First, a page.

You are here

"Alternative Theories" Legislation — Again

On February 8, 2005, a pair of bills — House Bill 352 and Senate Bill 240 — was introduced in the Alabama legislature, under the rubric of "The Academic Freedom Act." Virtually identical, these bills purport to protect the right of teachers "to present scientific critiques of prevailing scientific theories" and the right of students to "hold positions regarding scientific views." In language reminiscent of the Santorum language removed from the No Child Left Behind Act, they specify that "[t]he rights and privileges contained in this act apply when topics are taught that may generate co

Alabama legislature lets SB336 die without a vote


by Nick Matzke

On May 17, the final day of the 2004 legislative session, the Alabama state House adjourned without voting on SB336, a bill that would have allowed Alabama's teachers to present "alternative theories" of "biological or physical origins." Although SB336 was on the agenda for the final day, negotiations on the annual budget lasted into the evening, and the legislature adjourned at 10 p.m. without considering several controversial bills.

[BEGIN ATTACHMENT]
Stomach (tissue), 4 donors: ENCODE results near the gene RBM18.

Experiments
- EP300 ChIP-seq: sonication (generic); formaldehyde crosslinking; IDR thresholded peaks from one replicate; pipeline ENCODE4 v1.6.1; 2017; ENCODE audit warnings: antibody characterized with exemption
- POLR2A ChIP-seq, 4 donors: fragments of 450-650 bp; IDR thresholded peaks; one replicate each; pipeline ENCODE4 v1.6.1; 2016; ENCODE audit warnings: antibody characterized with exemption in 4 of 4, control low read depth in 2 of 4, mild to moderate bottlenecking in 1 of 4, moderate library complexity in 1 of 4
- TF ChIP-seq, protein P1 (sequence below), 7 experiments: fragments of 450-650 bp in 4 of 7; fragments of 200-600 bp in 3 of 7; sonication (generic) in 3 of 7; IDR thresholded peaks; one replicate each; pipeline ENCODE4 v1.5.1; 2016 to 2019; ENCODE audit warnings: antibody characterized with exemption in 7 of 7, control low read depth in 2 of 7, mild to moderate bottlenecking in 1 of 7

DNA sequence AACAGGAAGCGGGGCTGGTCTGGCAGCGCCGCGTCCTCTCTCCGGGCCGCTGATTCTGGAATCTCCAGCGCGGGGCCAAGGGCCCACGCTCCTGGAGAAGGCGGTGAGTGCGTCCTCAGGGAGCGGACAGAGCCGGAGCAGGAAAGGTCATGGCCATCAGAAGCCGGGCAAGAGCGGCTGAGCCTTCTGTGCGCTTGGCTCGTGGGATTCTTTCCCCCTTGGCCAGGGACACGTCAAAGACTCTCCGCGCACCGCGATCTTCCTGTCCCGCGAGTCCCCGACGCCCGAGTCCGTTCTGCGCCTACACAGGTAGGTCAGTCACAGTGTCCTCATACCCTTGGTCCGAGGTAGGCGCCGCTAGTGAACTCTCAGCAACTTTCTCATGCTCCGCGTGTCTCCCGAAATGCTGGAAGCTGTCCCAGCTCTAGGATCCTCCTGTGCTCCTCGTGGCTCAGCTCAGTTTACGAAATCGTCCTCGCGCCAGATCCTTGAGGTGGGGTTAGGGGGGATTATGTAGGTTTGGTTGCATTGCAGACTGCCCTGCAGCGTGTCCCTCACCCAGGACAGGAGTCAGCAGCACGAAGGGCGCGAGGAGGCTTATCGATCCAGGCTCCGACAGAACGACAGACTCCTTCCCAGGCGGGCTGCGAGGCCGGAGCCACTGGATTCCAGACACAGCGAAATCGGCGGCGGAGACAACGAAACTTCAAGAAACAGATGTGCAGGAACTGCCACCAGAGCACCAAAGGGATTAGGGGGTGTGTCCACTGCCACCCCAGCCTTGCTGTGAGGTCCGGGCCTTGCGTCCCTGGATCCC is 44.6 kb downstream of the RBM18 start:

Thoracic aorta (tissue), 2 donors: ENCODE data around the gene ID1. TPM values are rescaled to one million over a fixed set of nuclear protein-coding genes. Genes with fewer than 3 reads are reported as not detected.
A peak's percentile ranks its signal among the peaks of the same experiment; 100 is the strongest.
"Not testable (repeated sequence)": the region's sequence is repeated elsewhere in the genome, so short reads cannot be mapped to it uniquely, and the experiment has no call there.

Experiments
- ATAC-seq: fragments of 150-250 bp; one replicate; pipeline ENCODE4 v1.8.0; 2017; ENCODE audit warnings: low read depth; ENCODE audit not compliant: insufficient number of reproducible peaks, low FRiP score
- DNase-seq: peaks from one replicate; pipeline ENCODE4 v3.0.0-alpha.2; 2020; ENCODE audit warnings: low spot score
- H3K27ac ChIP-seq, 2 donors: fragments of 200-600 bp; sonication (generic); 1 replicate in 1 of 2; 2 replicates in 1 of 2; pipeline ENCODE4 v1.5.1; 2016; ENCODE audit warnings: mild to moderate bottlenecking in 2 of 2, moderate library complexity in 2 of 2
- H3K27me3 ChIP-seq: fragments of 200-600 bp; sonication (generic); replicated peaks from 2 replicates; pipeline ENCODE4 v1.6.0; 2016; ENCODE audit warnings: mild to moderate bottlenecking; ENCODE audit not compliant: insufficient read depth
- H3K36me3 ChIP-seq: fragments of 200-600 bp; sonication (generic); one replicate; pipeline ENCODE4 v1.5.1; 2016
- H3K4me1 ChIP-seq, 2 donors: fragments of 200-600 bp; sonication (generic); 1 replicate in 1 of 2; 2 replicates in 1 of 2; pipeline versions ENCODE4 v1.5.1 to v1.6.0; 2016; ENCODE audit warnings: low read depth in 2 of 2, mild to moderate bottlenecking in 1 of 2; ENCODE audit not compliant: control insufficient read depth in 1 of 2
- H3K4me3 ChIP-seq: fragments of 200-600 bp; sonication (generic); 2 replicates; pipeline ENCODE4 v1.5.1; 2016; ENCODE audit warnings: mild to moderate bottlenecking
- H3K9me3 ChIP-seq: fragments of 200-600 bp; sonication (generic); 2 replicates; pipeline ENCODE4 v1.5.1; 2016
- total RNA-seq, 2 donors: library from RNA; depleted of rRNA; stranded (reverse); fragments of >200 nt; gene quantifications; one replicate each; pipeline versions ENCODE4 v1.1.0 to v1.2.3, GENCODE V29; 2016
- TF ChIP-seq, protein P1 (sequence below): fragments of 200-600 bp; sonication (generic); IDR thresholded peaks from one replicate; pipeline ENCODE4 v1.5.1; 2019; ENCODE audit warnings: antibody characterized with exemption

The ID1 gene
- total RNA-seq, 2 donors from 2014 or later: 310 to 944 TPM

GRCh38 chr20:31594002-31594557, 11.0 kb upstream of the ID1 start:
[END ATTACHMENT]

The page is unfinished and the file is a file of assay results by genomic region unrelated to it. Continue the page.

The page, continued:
SB336 Approved by Alabama Senate Education Committee

by Nick Matzke

Senate Bill 336, the counterpart of Alabama House Bill 391, passed the Senate Education Committee on Wednesday, March 10 by a vote of 7-0.

HB 391 Approved by Alabama House Education Committee

House Bill 391, one of two antievolution bills in the Alabama legislature, was passed by the House Education Committee by a vote of 10-2 (with one abstention) on March 3.

"Alternative Theories" Legislation in Alabama

On February 17, Senate Bill 336 -- entitled the "Academic Freedom Act" -- was introduced in the Alabama state Senate and referred to the Senate Education Committee.

State Board of Education Adopts Another Evolution Disclaimer

by Eric Meikle

The Alabama State Board of Education voted on November 8, 2001 to require that a statement referring to evolution as controversial be inserted in science textbooks. Since 1995 an evolution disclaimer (see below) has been pasted in Alabama's state-approved texts. Early this year the Board of Education adopted a new K-12 science education framework, the Alabama Course of Study: Science (ACOSS). Some observers had thought that Board might simply drop the previous disclaimer, given changes in ACOSS since 1995.

ALABAMA: Public Comment on Science Standards

Alabama is in the process of re-writing state science standards, and will accept comments on the first draft from ALABAMA RESIDENTS ONLY. The deadline is NOVEMBER 28. NCSE has written to members on how they may submit comments; you may also request this information from the State Department of Education. While the State has made print copies of the draft available at state textbook repositories and some other locations, NCSE volunteers have the standards available at two websites. If one link doesn´t work, simply try the other.

Pages

Subscribe to Alabama